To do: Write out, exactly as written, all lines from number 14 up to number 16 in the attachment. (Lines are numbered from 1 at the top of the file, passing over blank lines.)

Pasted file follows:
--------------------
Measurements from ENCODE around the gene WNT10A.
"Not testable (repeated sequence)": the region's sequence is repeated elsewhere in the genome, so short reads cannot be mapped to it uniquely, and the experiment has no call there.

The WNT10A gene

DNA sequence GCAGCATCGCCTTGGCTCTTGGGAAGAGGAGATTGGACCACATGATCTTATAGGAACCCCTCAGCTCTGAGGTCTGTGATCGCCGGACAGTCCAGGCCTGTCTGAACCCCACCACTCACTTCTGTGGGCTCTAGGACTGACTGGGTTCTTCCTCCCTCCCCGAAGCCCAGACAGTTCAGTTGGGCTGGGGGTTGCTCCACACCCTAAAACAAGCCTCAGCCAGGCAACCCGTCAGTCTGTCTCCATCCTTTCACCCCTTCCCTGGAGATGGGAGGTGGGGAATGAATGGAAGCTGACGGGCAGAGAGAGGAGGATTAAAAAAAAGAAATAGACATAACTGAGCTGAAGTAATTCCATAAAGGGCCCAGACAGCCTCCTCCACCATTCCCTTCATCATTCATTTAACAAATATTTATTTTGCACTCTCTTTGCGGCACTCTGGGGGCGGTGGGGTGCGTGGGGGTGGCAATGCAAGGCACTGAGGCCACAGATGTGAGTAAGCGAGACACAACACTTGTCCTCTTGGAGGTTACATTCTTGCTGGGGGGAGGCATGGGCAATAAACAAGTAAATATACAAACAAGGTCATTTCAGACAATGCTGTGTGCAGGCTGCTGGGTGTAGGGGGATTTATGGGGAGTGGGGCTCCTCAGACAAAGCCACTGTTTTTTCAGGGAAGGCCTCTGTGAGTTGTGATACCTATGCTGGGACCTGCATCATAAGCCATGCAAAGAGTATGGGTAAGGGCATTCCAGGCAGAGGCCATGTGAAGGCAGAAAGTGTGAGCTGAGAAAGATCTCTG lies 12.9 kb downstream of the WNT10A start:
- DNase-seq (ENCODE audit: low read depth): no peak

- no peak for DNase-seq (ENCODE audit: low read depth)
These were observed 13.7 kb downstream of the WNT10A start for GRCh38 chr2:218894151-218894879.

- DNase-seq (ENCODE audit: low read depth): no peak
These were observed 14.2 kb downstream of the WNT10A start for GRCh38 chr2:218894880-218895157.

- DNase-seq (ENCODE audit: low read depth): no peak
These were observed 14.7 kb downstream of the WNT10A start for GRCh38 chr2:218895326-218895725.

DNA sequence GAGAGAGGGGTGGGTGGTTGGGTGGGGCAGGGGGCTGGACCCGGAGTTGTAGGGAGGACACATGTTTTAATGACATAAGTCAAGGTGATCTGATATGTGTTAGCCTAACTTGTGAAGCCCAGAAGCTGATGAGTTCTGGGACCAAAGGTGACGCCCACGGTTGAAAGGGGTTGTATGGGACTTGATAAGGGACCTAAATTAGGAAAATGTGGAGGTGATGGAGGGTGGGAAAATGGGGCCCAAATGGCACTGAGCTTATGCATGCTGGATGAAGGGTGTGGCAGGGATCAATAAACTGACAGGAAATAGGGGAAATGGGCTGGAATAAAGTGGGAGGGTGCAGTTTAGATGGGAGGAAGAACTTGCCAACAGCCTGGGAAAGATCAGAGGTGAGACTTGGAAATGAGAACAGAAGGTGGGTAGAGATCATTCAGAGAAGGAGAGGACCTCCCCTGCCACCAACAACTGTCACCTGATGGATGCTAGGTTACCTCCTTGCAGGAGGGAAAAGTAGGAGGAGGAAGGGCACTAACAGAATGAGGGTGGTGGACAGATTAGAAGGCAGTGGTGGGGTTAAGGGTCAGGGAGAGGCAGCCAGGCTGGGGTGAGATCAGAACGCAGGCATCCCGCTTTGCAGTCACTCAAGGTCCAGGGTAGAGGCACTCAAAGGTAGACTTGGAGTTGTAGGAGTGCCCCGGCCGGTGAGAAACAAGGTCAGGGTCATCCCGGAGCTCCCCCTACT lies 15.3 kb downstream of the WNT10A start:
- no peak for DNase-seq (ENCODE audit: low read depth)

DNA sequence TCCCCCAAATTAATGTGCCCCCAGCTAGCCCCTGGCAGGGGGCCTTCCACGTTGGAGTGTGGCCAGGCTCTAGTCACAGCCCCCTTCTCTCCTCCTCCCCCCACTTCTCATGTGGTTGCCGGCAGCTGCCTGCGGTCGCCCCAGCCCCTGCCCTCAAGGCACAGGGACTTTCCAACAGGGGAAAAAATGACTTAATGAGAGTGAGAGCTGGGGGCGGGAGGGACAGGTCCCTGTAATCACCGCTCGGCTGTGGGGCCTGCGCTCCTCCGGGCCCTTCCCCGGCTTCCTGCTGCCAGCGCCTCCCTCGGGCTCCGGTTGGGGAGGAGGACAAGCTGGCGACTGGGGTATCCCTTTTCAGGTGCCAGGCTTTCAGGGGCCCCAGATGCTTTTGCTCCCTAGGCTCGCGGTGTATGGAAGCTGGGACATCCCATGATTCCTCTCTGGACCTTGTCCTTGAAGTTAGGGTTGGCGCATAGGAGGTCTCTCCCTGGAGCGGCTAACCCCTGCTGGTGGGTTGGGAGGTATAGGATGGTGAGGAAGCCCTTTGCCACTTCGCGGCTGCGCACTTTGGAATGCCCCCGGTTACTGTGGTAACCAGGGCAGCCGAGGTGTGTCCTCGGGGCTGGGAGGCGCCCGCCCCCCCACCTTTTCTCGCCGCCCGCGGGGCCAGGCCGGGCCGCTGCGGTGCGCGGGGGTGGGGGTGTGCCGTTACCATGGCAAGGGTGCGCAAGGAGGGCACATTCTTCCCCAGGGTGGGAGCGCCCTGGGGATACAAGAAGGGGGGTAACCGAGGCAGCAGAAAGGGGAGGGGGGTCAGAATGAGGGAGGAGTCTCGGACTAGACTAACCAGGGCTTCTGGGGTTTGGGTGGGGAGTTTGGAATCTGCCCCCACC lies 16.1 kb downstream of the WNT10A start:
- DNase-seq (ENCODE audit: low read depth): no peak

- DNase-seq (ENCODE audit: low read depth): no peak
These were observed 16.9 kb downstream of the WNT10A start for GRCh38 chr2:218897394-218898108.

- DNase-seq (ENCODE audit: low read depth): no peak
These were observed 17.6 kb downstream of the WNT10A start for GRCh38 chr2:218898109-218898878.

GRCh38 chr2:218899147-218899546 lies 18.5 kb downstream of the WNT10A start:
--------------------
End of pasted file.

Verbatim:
DNA sequence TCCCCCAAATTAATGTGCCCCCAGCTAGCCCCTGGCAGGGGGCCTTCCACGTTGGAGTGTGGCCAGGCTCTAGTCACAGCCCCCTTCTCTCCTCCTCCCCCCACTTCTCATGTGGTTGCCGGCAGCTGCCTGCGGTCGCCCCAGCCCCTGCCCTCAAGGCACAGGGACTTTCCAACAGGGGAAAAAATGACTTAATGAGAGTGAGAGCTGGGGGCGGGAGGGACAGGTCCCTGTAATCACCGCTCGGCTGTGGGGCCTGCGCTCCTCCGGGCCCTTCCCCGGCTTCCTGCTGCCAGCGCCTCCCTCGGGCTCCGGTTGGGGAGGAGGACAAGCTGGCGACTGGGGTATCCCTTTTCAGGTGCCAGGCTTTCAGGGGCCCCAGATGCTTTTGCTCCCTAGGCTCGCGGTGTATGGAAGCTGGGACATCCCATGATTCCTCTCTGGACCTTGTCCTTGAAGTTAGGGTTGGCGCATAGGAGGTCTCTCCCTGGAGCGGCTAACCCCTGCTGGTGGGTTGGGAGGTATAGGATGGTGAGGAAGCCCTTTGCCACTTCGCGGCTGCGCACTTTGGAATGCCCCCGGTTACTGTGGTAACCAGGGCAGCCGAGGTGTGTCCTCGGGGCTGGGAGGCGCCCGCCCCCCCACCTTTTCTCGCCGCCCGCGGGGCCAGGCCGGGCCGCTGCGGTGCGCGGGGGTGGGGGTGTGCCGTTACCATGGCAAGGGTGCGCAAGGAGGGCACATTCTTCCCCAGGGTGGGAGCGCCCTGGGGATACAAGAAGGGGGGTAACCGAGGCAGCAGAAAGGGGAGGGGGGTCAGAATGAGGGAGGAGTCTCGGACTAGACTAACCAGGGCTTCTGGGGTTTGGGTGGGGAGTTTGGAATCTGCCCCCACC lies 16.1 kb downstream of the WNT10A start:
- DNase-seq (ENCODE audit: low read depth): no peak

- DNase-seq (ENCODE audit: low read depth): no peak